But it is also understandable that believers in creationism would want to silence supporters of Darwin in the 19th century, that supporters of the United States’ entry into World War I would want to silence critics of the war and the draft, that supporters of the belief that "a woman’s place is in the home" would want to silence supporters of the women’s-rights movement, and that supporters of the view that homosexuality is sinful and immoral would want to silence supporters of the gay-rights movement.

Wanting to censor those whose views one finds odious and offensive is understandable. Actually silencing them is dangerous, though, because censorship is a two-way street. It is an illusion for minority groups to believe that they can censor the speech of others today without having their own expression muzzled tomorrow.

When students last year were asked in a Gallup survey sponsored by the Knight Foundation and the Newseum Institute if they thought colleges and universities should restrict the expression of "political views that are upsetting or offensive to certain groups," 24 percent of white respondents and 41 percent of African-American respondents said "yes." But as Dr. King understood, a fierce commitment to freedom of speech is most important to those who lack political power.

Even from a short-term perspective, efforts by minority groups to censor the expression of offensive and odious speech often backfires, because it makes those they oppose into ever-more famous martyrs, giving them larger audiences and growing book sales. Little has helped the brand of the likes of Ann Coulter and Milo Yiannopoulos more than their exclusion from speaking on college campuses.

Although censoring others may appear to be a courageous sign of strength, it is actually an indication of weakness. Those who resort to censorship do so in no small part because they lack confidence that they can compete effectively with the ideas of their opposition. Allowing others to speak and then challenging them in a forthright and open manner with more persuasive ideas is the way to win in the long-term. It was for this reason that Dr. King in the speech later known as "I’ve Been to the Mountaintop" said, "We aren’t engaged in any negative protest and in any negative arguments with anybody." Rather, he said, "we are going on."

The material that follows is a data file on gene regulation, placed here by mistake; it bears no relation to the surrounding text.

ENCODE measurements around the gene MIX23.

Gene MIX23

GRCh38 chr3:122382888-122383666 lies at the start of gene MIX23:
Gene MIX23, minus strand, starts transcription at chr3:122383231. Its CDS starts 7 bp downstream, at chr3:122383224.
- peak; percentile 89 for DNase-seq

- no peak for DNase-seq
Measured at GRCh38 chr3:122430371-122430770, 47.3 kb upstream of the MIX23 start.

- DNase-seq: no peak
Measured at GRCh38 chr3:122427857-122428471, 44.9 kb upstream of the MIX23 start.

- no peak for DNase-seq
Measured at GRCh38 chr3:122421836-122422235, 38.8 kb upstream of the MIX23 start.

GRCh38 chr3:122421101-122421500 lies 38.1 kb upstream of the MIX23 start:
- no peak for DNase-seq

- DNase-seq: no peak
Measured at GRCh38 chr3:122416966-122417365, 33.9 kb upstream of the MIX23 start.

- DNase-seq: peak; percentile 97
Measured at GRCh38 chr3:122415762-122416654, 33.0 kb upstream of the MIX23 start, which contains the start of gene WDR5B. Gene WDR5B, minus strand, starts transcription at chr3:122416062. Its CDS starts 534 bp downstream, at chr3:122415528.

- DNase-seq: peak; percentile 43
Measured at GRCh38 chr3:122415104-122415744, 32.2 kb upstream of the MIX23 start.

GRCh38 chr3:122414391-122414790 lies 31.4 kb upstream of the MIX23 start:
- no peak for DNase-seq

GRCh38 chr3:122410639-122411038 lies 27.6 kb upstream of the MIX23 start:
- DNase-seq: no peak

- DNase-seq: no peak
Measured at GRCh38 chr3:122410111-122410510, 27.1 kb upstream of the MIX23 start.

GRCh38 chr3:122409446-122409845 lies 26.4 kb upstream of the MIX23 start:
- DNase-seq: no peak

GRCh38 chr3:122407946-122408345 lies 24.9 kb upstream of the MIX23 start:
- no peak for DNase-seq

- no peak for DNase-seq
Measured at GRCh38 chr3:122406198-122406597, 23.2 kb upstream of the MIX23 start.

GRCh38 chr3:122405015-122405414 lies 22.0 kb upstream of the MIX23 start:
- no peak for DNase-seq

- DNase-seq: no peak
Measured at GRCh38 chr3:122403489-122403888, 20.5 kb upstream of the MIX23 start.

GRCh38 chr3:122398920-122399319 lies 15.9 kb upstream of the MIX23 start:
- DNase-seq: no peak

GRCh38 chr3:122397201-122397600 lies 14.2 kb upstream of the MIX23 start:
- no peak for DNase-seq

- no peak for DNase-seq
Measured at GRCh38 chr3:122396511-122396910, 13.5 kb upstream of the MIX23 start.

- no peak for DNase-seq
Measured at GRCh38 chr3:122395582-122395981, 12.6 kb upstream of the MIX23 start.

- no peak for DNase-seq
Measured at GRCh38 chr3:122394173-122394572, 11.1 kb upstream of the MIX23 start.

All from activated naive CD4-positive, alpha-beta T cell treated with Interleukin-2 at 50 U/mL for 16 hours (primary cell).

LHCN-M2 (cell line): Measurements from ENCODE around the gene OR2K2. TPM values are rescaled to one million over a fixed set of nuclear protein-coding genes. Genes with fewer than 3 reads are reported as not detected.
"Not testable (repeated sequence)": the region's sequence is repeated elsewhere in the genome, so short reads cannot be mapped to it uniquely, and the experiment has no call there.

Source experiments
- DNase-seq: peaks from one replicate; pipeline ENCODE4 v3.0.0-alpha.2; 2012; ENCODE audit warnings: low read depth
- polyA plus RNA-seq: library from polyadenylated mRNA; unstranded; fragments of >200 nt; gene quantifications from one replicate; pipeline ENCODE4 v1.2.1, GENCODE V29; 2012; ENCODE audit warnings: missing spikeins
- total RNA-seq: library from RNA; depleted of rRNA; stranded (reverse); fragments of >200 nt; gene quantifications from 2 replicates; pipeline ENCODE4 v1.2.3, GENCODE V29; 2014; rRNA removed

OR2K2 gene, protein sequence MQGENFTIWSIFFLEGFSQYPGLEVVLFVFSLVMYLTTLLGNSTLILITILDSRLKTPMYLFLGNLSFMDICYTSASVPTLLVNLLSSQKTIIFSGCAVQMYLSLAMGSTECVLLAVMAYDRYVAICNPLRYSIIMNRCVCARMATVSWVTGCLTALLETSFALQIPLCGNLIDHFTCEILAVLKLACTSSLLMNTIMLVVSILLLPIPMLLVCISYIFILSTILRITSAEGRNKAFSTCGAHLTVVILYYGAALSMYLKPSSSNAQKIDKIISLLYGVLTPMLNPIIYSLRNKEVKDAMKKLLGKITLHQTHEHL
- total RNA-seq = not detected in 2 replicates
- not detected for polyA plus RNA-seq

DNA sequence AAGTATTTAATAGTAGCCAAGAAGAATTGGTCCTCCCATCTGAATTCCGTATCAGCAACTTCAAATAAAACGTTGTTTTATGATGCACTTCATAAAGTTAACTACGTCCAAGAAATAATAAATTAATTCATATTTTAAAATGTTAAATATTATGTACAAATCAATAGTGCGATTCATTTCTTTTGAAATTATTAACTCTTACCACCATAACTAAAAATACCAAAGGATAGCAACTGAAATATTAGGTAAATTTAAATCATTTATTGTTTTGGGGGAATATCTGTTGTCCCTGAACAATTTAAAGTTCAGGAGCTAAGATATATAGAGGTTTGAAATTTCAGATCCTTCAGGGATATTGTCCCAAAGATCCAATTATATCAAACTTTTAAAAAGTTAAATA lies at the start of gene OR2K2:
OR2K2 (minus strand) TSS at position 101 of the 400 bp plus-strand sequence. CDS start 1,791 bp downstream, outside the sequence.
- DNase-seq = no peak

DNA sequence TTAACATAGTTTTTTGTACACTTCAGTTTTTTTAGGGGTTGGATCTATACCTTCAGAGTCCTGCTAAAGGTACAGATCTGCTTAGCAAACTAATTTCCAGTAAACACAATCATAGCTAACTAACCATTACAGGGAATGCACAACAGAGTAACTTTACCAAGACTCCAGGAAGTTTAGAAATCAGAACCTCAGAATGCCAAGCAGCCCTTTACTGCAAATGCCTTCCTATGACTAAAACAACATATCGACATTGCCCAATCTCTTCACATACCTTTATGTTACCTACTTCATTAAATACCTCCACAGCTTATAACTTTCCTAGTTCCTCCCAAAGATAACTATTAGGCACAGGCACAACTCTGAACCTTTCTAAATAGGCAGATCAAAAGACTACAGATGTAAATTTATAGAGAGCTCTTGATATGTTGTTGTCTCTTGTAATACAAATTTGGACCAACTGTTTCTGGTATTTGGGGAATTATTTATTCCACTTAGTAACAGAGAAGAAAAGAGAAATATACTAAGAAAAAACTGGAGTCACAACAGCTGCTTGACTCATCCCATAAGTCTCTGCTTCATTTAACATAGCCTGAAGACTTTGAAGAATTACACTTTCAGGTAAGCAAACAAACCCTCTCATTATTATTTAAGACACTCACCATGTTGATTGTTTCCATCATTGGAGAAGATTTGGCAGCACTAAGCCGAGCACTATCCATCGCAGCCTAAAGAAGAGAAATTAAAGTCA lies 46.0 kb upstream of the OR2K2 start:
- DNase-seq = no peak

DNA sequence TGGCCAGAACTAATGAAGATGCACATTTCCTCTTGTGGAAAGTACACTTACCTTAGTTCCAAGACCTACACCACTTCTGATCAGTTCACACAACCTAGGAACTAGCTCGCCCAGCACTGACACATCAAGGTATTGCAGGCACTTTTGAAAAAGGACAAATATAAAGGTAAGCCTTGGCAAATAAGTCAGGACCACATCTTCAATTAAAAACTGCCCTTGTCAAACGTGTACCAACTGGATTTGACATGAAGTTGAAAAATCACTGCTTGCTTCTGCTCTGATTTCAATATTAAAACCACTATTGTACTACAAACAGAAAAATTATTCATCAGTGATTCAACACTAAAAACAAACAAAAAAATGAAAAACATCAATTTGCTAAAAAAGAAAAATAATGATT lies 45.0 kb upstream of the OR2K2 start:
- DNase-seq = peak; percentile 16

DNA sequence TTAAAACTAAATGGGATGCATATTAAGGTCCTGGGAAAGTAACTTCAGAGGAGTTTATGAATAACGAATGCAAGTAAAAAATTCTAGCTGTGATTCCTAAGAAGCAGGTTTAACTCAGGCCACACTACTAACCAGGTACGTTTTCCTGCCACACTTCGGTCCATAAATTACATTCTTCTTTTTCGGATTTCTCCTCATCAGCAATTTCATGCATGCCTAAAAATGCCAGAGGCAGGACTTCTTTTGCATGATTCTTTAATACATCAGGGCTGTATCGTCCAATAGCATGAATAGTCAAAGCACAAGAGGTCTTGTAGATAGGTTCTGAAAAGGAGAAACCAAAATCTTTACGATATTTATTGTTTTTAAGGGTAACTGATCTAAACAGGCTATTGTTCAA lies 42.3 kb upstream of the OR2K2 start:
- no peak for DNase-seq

As President Barack Obama observed in a commencement address at Howard University last spring, No matter how much you might disagree with certain speakers, "don’t try to shut them down. … Let them talk, … but have the confidence to challenge them ... If the other side has a point, learn from them. If they’re wrong, rebut them. … Beat them on the battlefield of ideas. And you might as well start practicing now, because one thing I can guarantee you — you will have to deal with ignorance, hatred, racism" and stupidity "at every stage of your life."

It is through debate, argument, and courage — not censorship — that truth will win out.

Jeffrey Herbst, a former president of Colgate University, is president and chief executive officer of the Newseum. Geoffrey R. Stone is the Edward H. Levi Distinguished Service Professor of Law at the University of Chicago.